Despite strong recent gains, the U.S. job market is not bringing in many new workers.
According to a March 8th report by the Bureau of Labor statistics, the economy added 236,000 new jobs in February 2013,a higher gain than what was expected by most analysts. The news, though widely hailed as positive, did not inspire broad confidence about the overall trajectory of the economy when it came to employment.
University of California at Berkley economics professor Brad DeLong said that despite rising jobs numbers, the employment to population ratio – the number that tracks the number of people who are actually working against the number of people who are in the population – has remained exactly where it was in 2012 in February at 58.6.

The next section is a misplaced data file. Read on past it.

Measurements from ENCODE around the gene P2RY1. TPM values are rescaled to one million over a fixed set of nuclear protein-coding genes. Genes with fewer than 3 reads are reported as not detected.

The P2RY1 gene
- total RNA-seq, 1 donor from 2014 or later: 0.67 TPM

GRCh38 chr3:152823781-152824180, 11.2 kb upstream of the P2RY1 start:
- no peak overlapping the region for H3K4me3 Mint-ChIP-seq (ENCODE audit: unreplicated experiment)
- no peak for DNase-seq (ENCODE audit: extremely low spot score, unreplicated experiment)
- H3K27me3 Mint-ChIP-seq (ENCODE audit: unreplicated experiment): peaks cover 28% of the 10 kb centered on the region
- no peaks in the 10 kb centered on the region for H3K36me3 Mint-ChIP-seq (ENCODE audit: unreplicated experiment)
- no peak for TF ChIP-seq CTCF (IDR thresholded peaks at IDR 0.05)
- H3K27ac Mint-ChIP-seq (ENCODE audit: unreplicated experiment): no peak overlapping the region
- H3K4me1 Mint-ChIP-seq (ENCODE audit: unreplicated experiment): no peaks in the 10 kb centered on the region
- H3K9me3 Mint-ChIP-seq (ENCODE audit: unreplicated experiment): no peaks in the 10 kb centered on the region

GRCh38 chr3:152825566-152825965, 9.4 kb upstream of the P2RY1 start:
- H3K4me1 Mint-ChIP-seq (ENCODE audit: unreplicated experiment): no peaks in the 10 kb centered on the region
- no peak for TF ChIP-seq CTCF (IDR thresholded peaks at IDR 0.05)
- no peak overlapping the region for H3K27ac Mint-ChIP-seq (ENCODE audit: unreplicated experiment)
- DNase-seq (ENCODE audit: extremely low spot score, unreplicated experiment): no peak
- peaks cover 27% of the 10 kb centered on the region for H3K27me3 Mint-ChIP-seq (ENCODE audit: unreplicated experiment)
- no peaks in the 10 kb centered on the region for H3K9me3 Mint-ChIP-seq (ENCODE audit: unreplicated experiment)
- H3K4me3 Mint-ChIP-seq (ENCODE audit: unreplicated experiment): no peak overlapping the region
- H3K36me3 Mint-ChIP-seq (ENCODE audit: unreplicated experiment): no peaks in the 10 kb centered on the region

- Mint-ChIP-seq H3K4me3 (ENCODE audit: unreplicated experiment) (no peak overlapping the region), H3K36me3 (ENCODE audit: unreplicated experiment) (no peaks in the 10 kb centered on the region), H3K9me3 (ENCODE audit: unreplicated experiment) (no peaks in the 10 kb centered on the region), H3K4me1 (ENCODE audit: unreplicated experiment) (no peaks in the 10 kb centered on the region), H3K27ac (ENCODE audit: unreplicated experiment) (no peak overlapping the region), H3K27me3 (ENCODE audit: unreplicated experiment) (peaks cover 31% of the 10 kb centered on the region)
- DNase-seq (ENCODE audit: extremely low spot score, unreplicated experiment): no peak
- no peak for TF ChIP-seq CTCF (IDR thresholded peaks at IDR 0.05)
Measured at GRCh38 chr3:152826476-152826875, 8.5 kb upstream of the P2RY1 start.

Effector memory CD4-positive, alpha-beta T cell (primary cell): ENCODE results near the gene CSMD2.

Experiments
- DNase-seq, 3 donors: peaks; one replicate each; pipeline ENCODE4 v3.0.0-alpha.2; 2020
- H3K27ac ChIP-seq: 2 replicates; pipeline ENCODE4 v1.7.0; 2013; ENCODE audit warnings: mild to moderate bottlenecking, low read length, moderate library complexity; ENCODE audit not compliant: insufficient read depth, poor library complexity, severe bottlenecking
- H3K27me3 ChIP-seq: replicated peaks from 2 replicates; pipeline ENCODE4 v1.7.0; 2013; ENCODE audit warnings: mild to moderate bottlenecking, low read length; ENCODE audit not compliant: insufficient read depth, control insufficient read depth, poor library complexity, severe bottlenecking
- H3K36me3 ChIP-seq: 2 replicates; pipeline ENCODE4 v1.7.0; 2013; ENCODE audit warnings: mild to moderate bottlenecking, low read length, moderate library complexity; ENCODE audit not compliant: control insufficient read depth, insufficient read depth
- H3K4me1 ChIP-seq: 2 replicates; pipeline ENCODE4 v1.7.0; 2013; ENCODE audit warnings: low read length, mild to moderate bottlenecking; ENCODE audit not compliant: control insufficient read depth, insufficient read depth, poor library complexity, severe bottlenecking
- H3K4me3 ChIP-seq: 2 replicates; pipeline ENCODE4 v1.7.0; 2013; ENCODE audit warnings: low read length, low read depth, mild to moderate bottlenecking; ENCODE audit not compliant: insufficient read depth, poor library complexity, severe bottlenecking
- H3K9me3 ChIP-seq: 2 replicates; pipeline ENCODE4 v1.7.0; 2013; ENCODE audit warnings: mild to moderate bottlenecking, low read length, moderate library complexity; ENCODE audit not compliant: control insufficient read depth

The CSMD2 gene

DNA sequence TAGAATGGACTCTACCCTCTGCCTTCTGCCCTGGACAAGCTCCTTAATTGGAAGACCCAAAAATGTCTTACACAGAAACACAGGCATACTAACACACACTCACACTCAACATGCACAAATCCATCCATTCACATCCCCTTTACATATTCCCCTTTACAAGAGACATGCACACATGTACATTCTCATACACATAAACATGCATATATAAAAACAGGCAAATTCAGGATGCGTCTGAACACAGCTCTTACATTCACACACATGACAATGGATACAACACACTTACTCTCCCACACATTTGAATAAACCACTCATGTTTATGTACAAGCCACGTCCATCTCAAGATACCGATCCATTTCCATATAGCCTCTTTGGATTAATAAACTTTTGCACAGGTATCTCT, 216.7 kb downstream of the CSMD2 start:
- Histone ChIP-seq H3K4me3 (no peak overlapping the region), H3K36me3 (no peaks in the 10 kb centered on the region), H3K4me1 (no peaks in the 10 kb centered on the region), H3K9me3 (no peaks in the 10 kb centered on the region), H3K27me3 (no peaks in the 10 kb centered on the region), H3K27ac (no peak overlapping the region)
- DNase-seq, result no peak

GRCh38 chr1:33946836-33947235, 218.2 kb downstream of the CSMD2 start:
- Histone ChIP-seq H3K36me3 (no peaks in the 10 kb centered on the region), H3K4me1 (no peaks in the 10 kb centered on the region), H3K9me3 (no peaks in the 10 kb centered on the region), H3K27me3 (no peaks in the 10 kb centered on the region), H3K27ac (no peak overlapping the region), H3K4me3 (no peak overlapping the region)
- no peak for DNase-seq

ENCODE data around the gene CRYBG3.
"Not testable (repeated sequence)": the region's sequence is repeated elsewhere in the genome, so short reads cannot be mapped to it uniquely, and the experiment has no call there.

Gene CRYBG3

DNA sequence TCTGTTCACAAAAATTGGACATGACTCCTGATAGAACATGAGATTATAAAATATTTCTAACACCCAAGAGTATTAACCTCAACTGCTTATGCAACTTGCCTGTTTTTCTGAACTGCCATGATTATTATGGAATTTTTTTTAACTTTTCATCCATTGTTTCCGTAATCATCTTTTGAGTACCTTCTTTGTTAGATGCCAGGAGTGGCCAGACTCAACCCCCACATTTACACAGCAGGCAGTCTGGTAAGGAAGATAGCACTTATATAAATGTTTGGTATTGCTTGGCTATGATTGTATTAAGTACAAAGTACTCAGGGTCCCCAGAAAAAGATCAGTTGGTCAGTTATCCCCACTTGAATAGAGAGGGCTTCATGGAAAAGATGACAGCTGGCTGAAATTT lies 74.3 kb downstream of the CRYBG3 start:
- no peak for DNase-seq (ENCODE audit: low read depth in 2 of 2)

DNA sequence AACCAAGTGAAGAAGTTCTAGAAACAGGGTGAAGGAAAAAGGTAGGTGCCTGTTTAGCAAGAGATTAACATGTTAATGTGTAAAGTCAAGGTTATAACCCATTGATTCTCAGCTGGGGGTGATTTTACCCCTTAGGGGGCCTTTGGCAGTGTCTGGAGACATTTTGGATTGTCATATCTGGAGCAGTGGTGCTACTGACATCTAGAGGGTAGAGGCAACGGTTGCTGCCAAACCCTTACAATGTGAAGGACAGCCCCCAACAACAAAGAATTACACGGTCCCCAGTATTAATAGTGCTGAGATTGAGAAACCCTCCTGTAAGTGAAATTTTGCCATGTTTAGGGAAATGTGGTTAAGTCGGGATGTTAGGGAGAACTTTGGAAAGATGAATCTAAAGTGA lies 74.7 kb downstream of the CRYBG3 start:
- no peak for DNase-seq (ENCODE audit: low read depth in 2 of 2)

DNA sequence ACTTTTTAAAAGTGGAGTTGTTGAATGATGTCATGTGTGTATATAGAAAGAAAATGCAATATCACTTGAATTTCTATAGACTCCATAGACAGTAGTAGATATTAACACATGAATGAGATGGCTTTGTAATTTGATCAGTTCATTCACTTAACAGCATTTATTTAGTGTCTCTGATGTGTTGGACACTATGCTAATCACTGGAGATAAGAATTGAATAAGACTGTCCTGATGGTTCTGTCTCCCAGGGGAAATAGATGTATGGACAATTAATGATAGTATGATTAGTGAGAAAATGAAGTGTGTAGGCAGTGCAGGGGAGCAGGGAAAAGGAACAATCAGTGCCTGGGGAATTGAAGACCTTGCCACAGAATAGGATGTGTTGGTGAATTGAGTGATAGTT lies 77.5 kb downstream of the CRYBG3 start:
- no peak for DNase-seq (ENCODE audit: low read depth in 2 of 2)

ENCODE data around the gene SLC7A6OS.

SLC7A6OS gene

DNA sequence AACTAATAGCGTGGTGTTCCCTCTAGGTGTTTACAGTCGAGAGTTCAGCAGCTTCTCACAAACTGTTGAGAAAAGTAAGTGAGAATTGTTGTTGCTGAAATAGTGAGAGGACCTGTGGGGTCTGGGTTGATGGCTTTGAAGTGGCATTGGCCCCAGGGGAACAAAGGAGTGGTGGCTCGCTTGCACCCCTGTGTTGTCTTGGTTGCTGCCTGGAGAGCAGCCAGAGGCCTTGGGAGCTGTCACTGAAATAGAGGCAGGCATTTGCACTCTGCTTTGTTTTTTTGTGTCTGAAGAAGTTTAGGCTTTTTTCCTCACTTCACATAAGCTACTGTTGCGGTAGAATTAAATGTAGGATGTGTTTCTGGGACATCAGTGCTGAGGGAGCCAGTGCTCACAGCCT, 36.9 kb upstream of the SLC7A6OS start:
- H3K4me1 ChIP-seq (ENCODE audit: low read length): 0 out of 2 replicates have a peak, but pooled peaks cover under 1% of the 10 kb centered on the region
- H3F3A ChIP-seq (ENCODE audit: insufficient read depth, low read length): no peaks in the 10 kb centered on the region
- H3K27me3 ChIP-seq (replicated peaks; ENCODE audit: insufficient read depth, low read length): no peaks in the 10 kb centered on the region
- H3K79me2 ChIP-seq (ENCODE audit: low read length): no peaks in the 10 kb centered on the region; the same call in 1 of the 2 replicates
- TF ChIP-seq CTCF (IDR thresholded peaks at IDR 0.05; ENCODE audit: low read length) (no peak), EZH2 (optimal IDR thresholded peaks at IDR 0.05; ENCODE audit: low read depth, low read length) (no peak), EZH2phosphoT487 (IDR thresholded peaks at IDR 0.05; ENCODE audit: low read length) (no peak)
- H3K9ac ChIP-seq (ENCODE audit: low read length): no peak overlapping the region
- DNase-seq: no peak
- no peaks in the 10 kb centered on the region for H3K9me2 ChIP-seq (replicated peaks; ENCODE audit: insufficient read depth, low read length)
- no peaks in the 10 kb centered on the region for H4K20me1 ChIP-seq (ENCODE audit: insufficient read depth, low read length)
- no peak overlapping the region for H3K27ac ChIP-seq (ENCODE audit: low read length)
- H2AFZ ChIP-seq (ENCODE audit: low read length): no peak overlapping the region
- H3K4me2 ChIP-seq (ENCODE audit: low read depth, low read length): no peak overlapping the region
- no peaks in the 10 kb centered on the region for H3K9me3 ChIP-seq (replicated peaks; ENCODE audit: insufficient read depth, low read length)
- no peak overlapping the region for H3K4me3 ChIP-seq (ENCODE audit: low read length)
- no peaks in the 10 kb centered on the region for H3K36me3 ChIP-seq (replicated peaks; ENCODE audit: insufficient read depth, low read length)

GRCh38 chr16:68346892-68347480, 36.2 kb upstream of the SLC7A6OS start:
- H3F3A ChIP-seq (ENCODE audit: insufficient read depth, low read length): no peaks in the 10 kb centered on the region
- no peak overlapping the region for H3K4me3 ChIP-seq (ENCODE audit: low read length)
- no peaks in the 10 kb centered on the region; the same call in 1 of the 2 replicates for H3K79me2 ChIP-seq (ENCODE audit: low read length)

"In fact, note that the employment-to-population ratio today is exactly where it was three-and-a-half years ago, at the recession trough," said DeLong
Forbes reports that the number of people with full time jobs actually fell by 212,000 in February 2013. The net gain in jobs came as the result of 325,000 new part-time jobs added during the same time period.
These numbers, combined with a flat national employment rate, have led analysts to conclude that most of the jobs added last month went to people who were already employed.
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